SIG: Routing

Wednesday 4 September, Kitakyushu International Conference Centre, Kitakyushu, Japan


Meeting commenced: 9:00am

Chair: Philip Smith

The Chair introduced the SIG and explained the agenda.

  1. Routing reports update
  2. IP Anycast for Distributed DNS Services
  3. Best practices for ISPs

  1. Routing reports update
  2. [Presentation]

    Geoff Huston, Telstra

    This presentation provided an overview of routing table developments since the introduction of CIDR in 1994, particularly trends observed in 2001-2002. Analysis of global routing tables suggests that the growth rate in 2002 has returned to the growth rate seen during 1994 - 1997. That is, the routing table seems to have resumed a linear rather than exponential growth.

    In 2002 the growth of visible address space appears to be slowing. This may be due to more sophisticated address policies by RIRs/NIRs that require more detailed information for address requests. This may be leading a number of networks to use private address space and NAT as a more cost effective and cheaper alternative for large scale deployment.

    The presentation suggested that the growth of Autonomous Systems may be a more effective way to judge the growth of the routing table as the growth of ISPs choosing to multihome complicates the use of prefixes announced to assess the routing table growth.

    The presenter demonstrated the information available in the CIDR report at http://www.cidr-report.org that can assist network managers aggregate their announced routes. He noted that the report demonstrates that the underlying complexity of the routing table is growing at a slower rate than the actual number of entries in the routing table.

    Questions and discussion

    • There was a discussion about using the routing reports to assess the effect of route dampening. It was explained that there needs to be a per-prefix database to track the withdrawals effectively. The presenter is planning to create such a database.

    Action items

    • None


  3. IP Anycast for Distributed DNS Services
  4. Bill Woodcock, Packet Clearing House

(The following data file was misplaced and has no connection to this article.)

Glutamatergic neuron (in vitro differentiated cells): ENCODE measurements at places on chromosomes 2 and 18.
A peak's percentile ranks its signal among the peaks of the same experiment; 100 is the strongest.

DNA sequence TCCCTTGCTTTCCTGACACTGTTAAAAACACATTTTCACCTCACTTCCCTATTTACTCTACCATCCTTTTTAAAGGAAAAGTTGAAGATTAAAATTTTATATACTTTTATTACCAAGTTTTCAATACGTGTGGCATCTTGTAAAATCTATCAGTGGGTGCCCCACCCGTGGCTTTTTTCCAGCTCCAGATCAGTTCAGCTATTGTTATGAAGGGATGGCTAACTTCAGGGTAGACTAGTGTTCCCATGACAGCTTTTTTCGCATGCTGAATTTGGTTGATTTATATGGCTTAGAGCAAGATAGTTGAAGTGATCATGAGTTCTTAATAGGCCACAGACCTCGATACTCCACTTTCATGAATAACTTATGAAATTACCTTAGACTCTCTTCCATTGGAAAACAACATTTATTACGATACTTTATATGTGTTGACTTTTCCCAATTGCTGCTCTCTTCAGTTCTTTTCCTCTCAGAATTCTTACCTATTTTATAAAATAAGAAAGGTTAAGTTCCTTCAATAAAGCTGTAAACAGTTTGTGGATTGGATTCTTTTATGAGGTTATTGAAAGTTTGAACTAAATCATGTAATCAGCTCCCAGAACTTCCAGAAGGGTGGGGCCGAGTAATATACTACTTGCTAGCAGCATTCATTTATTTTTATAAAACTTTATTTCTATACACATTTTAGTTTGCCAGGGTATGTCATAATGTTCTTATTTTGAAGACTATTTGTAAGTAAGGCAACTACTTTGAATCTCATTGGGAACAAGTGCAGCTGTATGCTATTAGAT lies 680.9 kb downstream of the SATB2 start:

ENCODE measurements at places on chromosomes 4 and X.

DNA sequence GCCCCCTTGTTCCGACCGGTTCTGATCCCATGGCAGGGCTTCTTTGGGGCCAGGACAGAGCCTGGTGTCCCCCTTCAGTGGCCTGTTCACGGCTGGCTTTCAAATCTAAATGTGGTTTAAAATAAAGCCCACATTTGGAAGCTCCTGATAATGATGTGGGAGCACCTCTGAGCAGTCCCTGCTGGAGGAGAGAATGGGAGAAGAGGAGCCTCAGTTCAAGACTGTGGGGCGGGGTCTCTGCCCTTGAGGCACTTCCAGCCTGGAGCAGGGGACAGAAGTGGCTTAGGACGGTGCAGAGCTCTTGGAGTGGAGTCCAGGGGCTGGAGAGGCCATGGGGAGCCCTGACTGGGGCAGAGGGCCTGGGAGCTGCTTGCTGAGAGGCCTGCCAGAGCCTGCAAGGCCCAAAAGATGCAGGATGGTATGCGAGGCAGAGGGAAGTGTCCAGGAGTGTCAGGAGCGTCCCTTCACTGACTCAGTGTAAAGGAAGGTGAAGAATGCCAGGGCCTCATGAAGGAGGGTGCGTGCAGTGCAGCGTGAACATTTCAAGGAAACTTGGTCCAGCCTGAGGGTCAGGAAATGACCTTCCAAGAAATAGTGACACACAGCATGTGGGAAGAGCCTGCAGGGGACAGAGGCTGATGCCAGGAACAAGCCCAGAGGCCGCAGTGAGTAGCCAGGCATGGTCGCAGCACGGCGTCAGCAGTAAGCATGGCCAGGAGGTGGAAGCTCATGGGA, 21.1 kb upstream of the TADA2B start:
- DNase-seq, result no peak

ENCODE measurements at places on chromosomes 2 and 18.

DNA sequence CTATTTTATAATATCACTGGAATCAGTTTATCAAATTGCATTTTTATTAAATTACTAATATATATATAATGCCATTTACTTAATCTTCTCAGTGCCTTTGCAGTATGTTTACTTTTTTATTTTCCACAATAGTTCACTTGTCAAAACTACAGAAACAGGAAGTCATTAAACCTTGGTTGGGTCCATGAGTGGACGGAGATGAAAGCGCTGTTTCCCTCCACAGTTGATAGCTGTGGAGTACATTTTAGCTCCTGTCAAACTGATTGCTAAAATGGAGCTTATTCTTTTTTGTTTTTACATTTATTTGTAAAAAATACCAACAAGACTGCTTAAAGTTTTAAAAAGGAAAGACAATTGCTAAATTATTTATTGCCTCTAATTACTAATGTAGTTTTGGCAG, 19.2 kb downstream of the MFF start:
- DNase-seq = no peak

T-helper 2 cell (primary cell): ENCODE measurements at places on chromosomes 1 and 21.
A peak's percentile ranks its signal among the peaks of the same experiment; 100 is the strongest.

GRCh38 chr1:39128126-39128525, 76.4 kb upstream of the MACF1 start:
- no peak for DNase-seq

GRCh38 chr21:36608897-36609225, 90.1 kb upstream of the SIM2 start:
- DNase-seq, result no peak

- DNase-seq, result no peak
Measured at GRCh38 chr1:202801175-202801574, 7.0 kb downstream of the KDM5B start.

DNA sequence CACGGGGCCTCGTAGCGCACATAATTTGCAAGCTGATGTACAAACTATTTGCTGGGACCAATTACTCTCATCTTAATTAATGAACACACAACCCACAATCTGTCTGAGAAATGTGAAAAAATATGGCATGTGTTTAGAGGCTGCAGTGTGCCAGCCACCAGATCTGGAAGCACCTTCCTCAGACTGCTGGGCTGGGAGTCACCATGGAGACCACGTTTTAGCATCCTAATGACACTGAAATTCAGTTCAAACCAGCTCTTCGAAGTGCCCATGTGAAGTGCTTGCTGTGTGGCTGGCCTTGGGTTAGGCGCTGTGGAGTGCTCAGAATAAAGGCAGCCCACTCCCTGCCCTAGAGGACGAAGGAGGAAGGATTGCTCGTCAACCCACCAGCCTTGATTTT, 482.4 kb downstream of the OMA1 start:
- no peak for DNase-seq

This presentation outlined the use of anycast IP addressing. Defined in RFCs since the early 1990s, anycast has been gaining popularity in DNS infrastructure. In the last two or three years, most major ISPs have been running anycast DNS servers within their POPs. The presentation explained how to implement and finetune anycast networks to distribute load balance among a number of servers.

    Questions and discussion

    • There was discussion about the stability of long life flows. In the case discussed, TCP anycast was used for a network, where if anycast had not been implemented, 200Mbps would have been required on a backbone capable of much less. Using anycast allowed traffic to be drawn away from the backbone.
    • A member of the audience drew attention to a paper by Dan Massey suggesting that gTLD and root servers should be less static to prevent attackers. The paper suggests that ISPs should make the routes to the TLD and root servers more stable. However, it was noted that anycasting does the opposite. It was suggested that networks should not use anycast for essential services until DNSSEC is implemented. The speaker appreciated the point, but disagreed. This remains an ongoing debate in the community.

    Action items

    • None


  5. Best practices for ISPs
  6. [Presentation]

    Ahmer Ghazi, Sysnet

    Unfortunately the speaker was unable to attend the SIG.

Meeting closed: 11:20am

Minuted by: Sam Dickinson

Open action items
  • None

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